A day after Astroworld Music Festival moved from a euphoric party to a deadly stampede, one festivalgoer filed a lawsuit claiming negligence and named Travis Scott, Drake, Live Nation Entertainment, who organized the show Harris County Sports and Convention Corporation as defendants.
The plaintiff Kristian Paredes, 23, of Austin, Texas, sues the defendants for over $1 million in damages. Paredes alleges that rappers Travis Scott and Drake, who appeared for a surprise performance around the time where the crowd went wild, causing people to panic and get crushed, “incited the crowd.” Paredes claims that the incident left him “severely injured,” and he cited the deadly turn of events that left eight others dead.
The lawsuit pleadings say that Drake continued to perform with Scott despite seeing “the crowd became out of control.”
The young man claims that he suffered bodily injury, which will result in permanent injury, and he also claimed for medical expenses.
In his lawsuit filed by well-known Attorney Thomas J. Henry, Paredes recalls being at the front of the general admission section, which turned into a mosh pit. The section was only separated by a metal barrier from the VIP section when the crowd became chaotic.
“As Travis Scott’s performance started shortly after 9 PM, when the countdown on stage ended, [Parades] felt an immediate push. The crowd became chaotic and a stampede began leaving eight dead and dozens including Kristian Paredes severely injured,” the filing read.
The lawsuit continued, “many begged security guards hired by Live Nation Entertainment for help, but were ignored.”
The lawsuit said that the actions of the defendants – that is, their “negligence, carelessness and recklessness of the defendants, their agents, servants and employees, in the ownership, management, maintenance, operation, supervision, and the control of the subject premises,” led numerous injuries and deaths of partygoers.
The lawsuit specifically asked for a trial by jury.
The lawsuit further claimed that Travis Scott and Live Nation and their co-defendants could have foreseen the overcrowding becoming dangerous, but they chose profit over safety, and even after they realized that something was wrong, the show continued.
“There is every indication that the performers, organizers, and venue were not only aware of the hectic crowd but also that injuries and potential deaths may have occurred. Still, they decided to put profits over their attendees and allowed the deadly show to go on.”
The lawsuit continued: “live musical performances are meant to inspire catharsis, not tragedy. Many of these concert-goers were looking forward to this event for months, and they deserved a safe environment in which to have fun and enjoy the evening. Instead, their night was one of fear, injury, and death.”
The lawsuit also cited previous incidents where Travis Scott, whose real name is Jacques Berman Webster II, had “incited mayhem and chaos at prior events,” and that his co-defendants “knew or should have known of his prior conduct” and be prepared.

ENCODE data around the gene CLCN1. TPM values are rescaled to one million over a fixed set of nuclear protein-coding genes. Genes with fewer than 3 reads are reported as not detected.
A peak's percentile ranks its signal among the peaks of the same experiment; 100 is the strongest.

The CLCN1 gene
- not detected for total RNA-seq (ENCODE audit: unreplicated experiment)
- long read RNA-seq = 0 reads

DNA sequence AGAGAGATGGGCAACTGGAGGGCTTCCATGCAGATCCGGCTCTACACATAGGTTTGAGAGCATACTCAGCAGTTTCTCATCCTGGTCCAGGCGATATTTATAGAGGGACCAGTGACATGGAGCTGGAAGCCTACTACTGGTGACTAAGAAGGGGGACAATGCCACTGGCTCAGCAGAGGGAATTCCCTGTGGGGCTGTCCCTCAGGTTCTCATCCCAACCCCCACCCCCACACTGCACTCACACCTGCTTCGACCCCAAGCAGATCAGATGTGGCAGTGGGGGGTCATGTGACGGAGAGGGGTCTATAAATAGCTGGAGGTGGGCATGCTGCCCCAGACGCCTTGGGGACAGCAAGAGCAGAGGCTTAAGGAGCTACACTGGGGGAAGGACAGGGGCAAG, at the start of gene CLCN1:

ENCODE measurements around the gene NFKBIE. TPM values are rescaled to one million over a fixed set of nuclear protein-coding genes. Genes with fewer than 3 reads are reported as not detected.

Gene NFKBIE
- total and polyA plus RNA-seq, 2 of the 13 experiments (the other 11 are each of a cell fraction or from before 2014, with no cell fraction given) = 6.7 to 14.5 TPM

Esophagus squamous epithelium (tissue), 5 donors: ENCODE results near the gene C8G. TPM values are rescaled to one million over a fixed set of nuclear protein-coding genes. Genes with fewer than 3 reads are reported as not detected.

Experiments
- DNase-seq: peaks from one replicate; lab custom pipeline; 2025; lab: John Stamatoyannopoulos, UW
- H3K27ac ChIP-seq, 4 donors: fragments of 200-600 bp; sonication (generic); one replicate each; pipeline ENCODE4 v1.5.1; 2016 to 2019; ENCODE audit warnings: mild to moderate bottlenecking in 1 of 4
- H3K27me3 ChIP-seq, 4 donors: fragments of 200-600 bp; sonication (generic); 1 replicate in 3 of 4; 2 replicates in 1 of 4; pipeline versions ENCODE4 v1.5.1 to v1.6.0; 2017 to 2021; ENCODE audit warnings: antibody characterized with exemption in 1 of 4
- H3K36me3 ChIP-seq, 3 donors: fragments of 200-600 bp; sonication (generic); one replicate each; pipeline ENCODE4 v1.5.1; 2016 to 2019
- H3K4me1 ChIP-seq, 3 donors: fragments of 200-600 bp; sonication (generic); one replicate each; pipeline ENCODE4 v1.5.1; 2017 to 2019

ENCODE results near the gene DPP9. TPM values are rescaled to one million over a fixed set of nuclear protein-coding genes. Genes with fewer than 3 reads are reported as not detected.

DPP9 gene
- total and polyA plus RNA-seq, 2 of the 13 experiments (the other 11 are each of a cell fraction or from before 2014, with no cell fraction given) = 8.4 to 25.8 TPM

Videos of the incident showed many attendees unconscious while others attempted CPR, as well as security seen helping people who had passed out.
Fans were also seen chanting and begging the rapper to stop the show as people were knocked down and crushed under by others.
The lawsuit also named Drake as a surprise guest performer who, when he came on stage along with Scott, “helped incite the crowd even though he knew of [Scott’s] prior conduct,” and continued performing “as the crowd became out of control. Drake even continued to perform on stage while the crowd mayhem continued,” the lawsuit alleges.
In other accounts, Scott was noted to have performed for 75-minutes, and at one point, he had stopped to call security to help someone who had passed out.
In another video, he was seen standing on the edge of a platform with his microphone as he watched on as security crowd surfed a person who was unconscious to the end of the crowd.
Travis Scott, however, has come under fire for responding to fans asking him to stop the show with: “you know what you came here for.”
According to Live Nation, some 50,000 people attended the sold-out show held at the NRG Park. However, that amount could be more as hundreds of people were seen breaking through the barriers and rushing into the venue around 2 PM earlier in the day.
It’s unclear if Live Nation or Harris County Sports had taken additional precautions in light of the additional numbers bursting into the also rammed venue.
The police are investigating the incident, particularly as Live Nation alleges that someone was wildly stabbing people with an injection which caused the stampede.
Houston Police Assistant Chief Larry Satterwhite, who was near the front of the crowd, said the surge “happened all at once.”
“Suddenly we had several people down on the ground, experiencing some type of cardiac arrest or some type of medical episode,” Satterwhite said. “And so we immediately started doing CPR and moving people right then.”
Meanwhile, Travis Scott, who founded the Astroworld Festival in 2018, has put out an emotional statement saying he was devastated by the turn of events.
Hailing from Houston, the rapper is an eight-time Grammy awards nominee.